Following an expected theatrical release, Scruggs debuts on Netflix on November 16. My Oscar Watch posts will continue…

Kin Box Office Prediction

Labor Day weekend brings the sci-fi pic Kin, which hopes to bring in a family and teen audience that have had plenty to see this summer. It’s not based on a YA novel, but it could pass as such an adaptation. That may not be great news as the genre seems to be dwindling.

Jonathan and Josh Baker direct with a cast including Jack Reynor, Myles Truitt, Zoe Kravitz, Carrie Coon, Dennis Quaid, and James Franco as a crime lord (the guy is certainly eclectic).

The Lionsgate release seems to be flying well under the radar and the Labor Day release date doesn’t inspire much confidence in its prospects. This is typically a slow time of year on the box office calendar and I’m getting a bit of a Darkest Minds vibe here.

That means I foresee a holiday debut in the mid single digits.

Kin opening weekend prediction: $3.9 million (Friday to Monday estimate)

For my Searching prediction, click here:

For my Operation Finale prediction, click here:

For my Ya Veremos prediction, click here:

For my The Little Stranger prediction, click here:

Alien: Covenant Movie Review

Ridley Scott is now nearly 40 years into his Alien franchise which started with his 1979 classic and preceded Alien: Covenant with the often confounding Prometheus from 2012. Scott has now made half of the six series entries. In many ways, this latest one is the least effective of all. It’s not bad and I’d say none of them have been (middling, yes). Covenant, however, lies in a strange place. The dark visual splendor and occasional jump horror scares are present at times. Memorable characters are not and that’s different than when we were rolling with Ripley (Sigourney Weaver) and others. The film is indeed a sequel to Prometheus, which was more of an existential exercise about where we come from and not a traditional xenomorph flick. Covenant wants to cover that territory, as well as bringing H.R. Geiger’s famed creature more in the frame.

There’s another crew in deep space and they’re on a colonization mission occurring a decade after the events of Prometheus. The membership of this crew (the Covenant) differs from previous ones in that they’re married couples. When a malfunction on the ship wakes them from their long slumber, they must deal with that quickly. A longer term problem is an unexpected xenomorph presence onboard which soon causes a growing widow population.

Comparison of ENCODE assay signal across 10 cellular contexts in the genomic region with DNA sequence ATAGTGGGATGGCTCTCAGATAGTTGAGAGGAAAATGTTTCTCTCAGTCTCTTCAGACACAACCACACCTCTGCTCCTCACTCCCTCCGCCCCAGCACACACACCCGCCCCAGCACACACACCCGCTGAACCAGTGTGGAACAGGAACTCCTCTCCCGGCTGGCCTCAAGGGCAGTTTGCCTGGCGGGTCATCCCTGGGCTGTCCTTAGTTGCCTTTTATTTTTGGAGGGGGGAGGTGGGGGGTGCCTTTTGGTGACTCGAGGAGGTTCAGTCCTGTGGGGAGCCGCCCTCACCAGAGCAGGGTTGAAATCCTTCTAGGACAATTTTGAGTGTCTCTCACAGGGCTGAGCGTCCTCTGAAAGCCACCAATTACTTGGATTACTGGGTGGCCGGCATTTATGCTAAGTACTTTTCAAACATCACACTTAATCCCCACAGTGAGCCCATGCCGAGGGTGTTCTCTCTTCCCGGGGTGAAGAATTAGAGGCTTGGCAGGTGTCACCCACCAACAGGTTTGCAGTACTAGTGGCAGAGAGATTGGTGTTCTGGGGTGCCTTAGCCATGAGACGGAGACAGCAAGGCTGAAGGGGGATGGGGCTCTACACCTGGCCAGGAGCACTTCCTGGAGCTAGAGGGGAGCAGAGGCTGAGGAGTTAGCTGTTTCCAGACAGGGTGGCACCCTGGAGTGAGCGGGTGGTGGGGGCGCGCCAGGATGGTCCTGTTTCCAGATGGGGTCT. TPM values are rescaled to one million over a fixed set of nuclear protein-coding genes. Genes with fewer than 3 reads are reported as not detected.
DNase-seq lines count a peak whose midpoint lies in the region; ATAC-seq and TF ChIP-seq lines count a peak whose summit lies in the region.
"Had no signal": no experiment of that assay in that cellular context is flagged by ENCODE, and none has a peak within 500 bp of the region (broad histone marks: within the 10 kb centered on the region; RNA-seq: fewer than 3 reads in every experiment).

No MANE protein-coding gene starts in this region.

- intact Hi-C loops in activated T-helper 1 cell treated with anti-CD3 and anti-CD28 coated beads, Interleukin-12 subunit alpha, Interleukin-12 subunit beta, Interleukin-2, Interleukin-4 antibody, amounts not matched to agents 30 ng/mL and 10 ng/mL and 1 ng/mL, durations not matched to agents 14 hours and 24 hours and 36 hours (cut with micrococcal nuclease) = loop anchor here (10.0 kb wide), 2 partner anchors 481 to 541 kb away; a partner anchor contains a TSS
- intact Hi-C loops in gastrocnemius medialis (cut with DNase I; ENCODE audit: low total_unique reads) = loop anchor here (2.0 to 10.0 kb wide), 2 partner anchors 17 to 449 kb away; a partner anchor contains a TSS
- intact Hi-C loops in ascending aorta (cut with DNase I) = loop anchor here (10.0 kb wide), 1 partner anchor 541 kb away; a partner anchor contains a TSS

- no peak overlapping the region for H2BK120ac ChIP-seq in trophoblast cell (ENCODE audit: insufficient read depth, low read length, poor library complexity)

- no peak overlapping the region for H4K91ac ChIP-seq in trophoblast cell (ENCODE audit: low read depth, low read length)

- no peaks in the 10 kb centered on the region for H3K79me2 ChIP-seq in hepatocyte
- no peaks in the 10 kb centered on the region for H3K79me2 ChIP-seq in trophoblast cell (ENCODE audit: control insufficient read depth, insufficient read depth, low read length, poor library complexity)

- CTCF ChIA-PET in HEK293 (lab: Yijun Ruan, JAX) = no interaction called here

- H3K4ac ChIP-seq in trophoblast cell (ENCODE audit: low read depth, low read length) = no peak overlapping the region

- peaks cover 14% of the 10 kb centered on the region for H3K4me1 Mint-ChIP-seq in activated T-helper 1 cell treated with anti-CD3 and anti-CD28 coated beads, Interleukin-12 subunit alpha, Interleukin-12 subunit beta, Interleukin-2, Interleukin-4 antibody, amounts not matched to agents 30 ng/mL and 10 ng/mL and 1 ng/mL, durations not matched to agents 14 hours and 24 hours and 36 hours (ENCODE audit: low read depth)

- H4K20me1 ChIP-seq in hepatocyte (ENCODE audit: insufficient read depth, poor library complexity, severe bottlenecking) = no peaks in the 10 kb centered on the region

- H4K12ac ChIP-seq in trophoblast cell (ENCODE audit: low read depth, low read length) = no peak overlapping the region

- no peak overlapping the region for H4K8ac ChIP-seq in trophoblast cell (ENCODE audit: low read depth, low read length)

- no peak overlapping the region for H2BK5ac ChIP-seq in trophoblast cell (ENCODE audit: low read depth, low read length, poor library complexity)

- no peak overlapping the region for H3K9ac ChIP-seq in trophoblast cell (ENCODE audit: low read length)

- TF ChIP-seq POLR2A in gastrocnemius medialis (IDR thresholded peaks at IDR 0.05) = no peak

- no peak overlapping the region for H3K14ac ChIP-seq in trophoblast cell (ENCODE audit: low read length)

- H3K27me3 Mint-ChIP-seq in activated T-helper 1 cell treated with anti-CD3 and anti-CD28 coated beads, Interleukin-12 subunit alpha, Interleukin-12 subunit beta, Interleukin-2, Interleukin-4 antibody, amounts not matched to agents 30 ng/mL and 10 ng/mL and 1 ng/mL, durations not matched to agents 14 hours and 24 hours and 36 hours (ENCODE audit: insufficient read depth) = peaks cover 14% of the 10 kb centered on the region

Katherine Waterston is Daniels and she’s basically new Ripley, but not as interesting. Danny McBride brings a little gravitas to the party as Tennessee, the ship’s pilot. Billy Crudup is the anointed captain. Yet it’s a Prometheus holdover that gets the most attention. Michael Fassbender is back as David, the android who stood out in the predecessor. When the crew must land on a planet they weren’t supposed to, they find him. Finding out what he’s been up to since the end of Prometheus takes up plenty of screen time. Fassbender doubles his time as he also plays Walter, a newer model droid that part of the Covenant crew. Their dynamic is somewhat intriguing in moments, but I never got over one big issue. I simply wasn’t begging for the unanswered Prometheus questions to be filled in, as that picture didn’t ultimately warrant the curiosity.

The talented Mr. Ridley never struggles to master production design and visuals. True here. And he strives to bring the gory action that we previously expected from this franchise. It’s here, but the mayhem is inflicted upon characters we won’t remember for long and with a xenomorph who’s popped out of better written people before.

** (out of four)

2017 Oscar Nominations Reaction

And they’re out!

The nominations for this February’s Academy Awards were revealed this morning by Andy Serkis and Tiffany Haddish. As always, there were some surprises and my months long quest for prediction perfection fell short. Of the 109 nominations, I correctly guessed 78 of them and that works out to 71% (a bit lower than previous years, but oh well).

Here I’ll break down every category and tell you how I did with a bit of analysis: